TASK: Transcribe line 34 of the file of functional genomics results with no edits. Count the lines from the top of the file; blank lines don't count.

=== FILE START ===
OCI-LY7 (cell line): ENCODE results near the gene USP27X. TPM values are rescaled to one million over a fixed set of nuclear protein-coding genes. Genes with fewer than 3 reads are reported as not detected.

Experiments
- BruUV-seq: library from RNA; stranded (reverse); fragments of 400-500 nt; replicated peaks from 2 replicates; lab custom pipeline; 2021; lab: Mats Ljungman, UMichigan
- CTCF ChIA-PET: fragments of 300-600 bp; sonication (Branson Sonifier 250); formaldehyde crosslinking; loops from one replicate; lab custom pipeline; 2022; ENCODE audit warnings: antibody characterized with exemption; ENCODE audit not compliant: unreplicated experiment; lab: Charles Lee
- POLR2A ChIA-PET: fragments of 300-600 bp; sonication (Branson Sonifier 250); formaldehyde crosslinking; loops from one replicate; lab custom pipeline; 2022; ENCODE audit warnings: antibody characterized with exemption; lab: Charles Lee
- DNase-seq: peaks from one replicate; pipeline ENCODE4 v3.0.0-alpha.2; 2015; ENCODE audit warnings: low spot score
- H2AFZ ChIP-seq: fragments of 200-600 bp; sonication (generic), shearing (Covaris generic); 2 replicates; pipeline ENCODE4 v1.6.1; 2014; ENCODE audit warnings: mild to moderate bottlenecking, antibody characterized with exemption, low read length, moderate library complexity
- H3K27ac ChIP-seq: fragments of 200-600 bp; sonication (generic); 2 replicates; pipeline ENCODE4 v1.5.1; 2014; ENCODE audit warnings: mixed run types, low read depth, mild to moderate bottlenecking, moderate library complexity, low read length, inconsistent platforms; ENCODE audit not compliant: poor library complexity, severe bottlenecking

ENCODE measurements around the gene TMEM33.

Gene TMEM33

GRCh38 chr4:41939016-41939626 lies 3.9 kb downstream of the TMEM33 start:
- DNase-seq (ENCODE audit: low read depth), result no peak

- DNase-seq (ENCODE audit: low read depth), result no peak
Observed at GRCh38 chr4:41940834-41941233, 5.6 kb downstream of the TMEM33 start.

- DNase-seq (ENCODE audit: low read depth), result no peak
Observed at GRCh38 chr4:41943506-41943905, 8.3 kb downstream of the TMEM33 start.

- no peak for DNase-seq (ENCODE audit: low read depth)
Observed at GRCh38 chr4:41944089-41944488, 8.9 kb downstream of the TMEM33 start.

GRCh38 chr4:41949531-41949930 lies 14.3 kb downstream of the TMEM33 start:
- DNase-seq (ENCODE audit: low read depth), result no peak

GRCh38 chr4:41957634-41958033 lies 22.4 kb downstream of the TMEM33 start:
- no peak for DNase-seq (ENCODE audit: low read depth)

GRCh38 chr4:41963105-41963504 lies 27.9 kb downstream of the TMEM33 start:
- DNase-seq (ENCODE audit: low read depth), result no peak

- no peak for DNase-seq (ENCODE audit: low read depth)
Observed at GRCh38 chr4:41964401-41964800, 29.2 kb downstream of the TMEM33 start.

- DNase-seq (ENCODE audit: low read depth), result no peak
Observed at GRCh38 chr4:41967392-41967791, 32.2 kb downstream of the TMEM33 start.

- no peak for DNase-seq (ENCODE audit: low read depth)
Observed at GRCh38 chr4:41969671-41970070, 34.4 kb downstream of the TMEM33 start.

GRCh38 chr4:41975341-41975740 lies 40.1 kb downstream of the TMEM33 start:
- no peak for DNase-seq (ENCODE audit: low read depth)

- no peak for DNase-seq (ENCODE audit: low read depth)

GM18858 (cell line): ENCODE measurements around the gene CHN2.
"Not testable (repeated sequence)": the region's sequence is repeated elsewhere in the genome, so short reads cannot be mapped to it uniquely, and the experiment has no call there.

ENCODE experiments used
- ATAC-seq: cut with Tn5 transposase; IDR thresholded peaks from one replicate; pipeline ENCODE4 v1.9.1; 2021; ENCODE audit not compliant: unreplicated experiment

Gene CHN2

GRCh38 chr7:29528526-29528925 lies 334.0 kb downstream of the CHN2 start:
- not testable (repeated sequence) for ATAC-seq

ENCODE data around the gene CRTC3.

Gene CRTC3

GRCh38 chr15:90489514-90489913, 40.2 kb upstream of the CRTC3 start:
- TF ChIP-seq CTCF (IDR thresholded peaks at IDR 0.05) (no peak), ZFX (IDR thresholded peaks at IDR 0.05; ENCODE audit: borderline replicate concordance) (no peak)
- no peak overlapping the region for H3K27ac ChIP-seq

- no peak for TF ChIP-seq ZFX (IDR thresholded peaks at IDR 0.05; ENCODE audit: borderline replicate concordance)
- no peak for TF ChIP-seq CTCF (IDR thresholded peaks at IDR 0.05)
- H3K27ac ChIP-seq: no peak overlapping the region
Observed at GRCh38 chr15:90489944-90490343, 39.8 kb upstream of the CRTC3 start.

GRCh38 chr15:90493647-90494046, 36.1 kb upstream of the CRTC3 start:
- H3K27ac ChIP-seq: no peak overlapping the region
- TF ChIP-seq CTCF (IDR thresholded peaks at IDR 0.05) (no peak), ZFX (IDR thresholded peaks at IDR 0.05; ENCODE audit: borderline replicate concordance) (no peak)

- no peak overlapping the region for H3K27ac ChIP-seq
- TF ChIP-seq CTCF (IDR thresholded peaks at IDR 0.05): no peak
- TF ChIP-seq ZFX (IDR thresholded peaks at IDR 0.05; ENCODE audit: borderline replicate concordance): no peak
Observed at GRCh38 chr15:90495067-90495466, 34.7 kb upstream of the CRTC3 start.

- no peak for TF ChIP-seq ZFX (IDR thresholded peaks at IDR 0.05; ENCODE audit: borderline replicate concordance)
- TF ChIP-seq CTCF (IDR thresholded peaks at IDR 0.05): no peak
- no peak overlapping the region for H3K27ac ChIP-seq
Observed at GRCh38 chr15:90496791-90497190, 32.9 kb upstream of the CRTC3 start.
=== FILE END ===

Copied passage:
GM18858 (cell line): ENCODE measurements around the gene CHN2.